I first saw Fones Cliffs in spring 1997. I was in the company of the renowned author and naturalist John Page Williams, and I was there to help celebrate the establishment of the Rappahannock River Valley National Wildlife Refuge.
The Fones Cliffs formation stretches along 4 miles of the river’s shore, reaching heights of more than 100 feet. In the late afternoon sun, the cliff face sparkles from diatomaceous earth (fossilized remains of marine phytoplankton) deposited millions of years ago.
That day a seed was planted in me, somewhere in my heart, my soul — or maybe my left pinkie — I’m not sure. But it stayed with me, somewhat dormant, until June 2000, when my dream of becoming the manager of this new refuge on the Rappahannock River became a reality.
At that point, the conservation of Fones Cliffs grew into a personal commitment. The cliffs were then — and are today — ranked among the highest priorities for land conservation in the refuge’s Land Protection Plan, confirming my marching orders.
Back then, I was only aware of the wildlife values of the cliffs: the spectacular concentration of bald eagles, the nesting and migrating songbirds — many of conservation concern and therefore a priority — and the rafts of waterfowl that find optimal habitat in the river and protected marshes across from Fones Cliffs.
Those values, and my commitment to protect them, were significantly augmented with the establishment of the Captain John Smith Chesapeake National Historic Trail by the National Park Service. During the planning stages of the trail, I became aware of the people who share their name with this remarkable river, the Rappahannock Tribe.
As I did more research, I found that the tribe not only inhabited most of the land within the refuge boundary at the time of Smith’s explorations but had a noteworthy encounter with Smith and his men right below the cliffs in August 1608.
I was fascinated, not only to learn about the history of the places I was managing, but to realize that the tribe persists despite a concerted attempt to legislate them out of existence by Virginia’s Racial Integrity Act of 1924. Today, I gratefully count tribal members as friends and co-warriors in the fight to conserve Fones Cliffs.
During my 10 years as refuge manager (2000–2010) and then as the U.S. Fish and Wildlife Service’s Regional Realty Officer (2010–2015), I tried, really tried, to put the pieces together to acquire any and all of the three major tracts that make up the cliffs. The USFWS and its nonprofit partners — The Nature Conservancy, The Trust for Public Land and The Conservation Fund — met with landowners, conducted several appraisals and made offers to purchase land.
We came tantalizingly close but ultimately fell flat, mostly because of a period of market volatility during which the appraisals were not in sync with rapidly escalating land values and lack of appropriations from the federal Land and Water Conservation Fund.
When I retired in 2015, I stated publicly that I would not rest until Fones Cliffs was protected. That was perhaps a bold statement from an aging wildlife biologist and refuge manager.
Fortunately, the Chesapeake Conservancy came into my life and provided a means to uphold my promise. Since retirement, I have had the privilege to serve as Chesapeake Fellow for the Conservancy, and to my delight, they have made the conservation of Fones Cliffs the centerpiece of their land conservation work in the Chesapeake Bay watershed.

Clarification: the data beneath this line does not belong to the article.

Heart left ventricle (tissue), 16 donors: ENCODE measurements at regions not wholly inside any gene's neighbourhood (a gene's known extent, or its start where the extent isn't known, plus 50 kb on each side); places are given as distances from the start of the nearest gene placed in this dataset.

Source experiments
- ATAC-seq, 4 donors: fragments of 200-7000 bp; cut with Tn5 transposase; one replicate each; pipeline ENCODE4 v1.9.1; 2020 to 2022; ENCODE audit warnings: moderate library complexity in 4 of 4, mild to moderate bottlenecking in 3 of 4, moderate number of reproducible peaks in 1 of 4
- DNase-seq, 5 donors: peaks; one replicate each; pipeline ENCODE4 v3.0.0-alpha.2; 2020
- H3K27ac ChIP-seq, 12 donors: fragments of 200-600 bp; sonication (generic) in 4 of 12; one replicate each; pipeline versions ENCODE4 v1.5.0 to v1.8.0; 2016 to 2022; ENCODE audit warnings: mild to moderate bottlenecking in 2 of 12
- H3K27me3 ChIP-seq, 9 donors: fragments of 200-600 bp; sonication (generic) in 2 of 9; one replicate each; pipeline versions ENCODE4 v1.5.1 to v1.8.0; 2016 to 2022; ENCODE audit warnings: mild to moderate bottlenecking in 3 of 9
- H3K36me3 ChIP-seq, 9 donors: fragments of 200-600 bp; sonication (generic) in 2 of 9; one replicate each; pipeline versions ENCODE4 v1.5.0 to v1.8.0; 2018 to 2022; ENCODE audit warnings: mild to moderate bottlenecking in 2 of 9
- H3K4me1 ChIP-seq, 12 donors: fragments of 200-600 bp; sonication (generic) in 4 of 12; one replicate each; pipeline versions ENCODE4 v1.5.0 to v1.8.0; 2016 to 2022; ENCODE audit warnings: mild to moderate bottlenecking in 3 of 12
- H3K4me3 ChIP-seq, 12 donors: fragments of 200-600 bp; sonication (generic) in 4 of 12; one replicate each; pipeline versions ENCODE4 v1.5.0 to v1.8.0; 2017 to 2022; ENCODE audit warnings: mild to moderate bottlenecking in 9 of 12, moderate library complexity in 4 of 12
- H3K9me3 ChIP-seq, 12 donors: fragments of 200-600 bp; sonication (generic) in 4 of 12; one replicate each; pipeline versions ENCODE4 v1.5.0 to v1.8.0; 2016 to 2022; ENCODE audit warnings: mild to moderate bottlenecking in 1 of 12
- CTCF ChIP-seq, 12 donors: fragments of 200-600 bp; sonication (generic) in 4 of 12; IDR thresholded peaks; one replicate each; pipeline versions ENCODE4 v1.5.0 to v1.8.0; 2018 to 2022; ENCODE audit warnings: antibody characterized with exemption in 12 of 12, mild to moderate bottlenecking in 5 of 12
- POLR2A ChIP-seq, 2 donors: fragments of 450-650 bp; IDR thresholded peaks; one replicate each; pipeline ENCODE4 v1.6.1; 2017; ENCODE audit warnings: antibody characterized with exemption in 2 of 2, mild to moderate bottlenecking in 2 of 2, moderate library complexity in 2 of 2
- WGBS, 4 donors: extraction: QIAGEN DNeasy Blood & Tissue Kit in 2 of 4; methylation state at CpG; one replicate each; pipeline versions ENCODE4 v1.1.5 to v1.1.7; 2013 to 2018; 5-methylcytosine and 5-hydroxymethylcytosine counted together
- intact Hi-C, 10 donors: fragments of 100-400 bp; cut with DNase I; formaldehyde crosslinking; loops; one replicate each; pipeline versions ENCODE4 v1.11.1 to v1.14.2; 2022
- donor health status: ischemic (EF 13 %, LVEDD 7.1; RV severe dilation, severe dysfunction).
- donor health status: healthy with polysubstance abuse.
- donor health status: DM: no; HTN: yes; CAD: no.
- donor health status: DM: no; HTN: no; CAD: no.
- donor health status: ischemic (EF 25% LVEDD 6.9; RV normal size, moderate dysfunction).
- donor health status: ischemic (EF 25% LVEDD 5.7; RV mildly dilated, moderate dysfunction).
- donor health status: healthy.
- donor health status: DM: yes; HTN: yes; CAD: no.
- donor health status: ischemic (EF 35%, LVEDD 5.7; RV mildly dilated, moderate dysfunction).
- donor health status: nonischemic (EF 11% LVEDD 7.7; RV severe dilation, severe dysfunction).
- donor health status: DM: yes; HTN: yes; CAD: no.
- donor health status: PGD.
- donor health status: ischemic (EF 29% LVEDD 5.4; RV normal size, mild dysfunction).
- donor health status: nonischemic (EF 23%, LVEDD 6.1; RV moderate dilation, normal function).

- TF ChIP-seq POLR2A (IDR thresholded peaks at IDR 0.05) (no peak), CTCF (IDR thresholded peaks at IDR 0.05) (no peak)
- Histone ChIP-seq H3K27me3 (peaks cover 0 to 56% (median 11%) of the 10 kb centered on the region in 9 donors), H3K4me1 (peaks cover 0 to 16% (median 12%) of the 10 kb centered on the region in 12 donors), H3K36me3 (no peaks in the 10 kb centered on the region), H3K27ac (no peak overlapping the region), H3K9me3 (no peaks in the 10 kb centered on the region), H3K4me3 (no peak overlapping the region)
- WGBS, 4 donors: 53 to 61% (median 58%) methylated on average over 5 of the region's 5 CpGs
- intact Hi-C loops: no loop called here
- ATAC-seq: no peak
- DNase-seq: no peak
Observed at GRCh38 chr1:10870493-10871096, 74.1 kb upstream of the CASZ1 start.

Along with dozens of government and nonprofit partners, and with tremendous bipartisan political support, the Conservancy helped spearhead the Rivers of the Chesapeake Land and Water Conservation Fund Collaborative Landscape proposals that delivered more than $30 million to the Chesapeake Bay region from 2015–18, including $3.6 million to Rappahannock River Valley Refuge and more than $6 million to the Chesapeake Trail.
Finally, in 2019, The Conservation Fund had a breakthrough with one of the landowners. They purchased a 252-acre property in the heart of the Fones Cliffs formation that had been rezoned in 2015 and slated for a 47-unit housing development. In May 2019, the USFWS purchased the property from The Conservation Fund, adding it to the refuge, and relegating that particular housing development to a fast-fading memory.
The refuge is already making plans to invite visitors to witness the breathtaking views, to relish the sights and sounds of bald eagles, and to reflect on the environmental changes in the past 400-plus years while standing in a place that has changed little.
So is that it? Am I done? Have I fulfilled my promise? Short answer: no. Sadly, the adjoining property of 968 acres has also been rezoned and is the proposed site for an 18-hole golf course, more than 700 housing units, a lodge, a restaurant and more. As I write, the company has been cited by the Virginia Attorney General for environmental violations. While it is too early to know for certain what that means for the proposed development, it is certain that continued vigilance is required.
Fortunately, the Chesapeake Conservancy, USFWS and the many individuals and organizations who have persistently waged the campaign to save Fones Cliffs remain as committed as I. To all the partners, I say “thank you” for helping me keep my promise.
Joe McCauley retired in 2015 after 32 years with the U.S. Fish and Wildlife Service and now serves as the Chesapeake Fellow for the Chesapeake Conservancy. He can be reached at email@example.com.
The views expressed by opinion columnists are not necessarily those of the Bay Journal.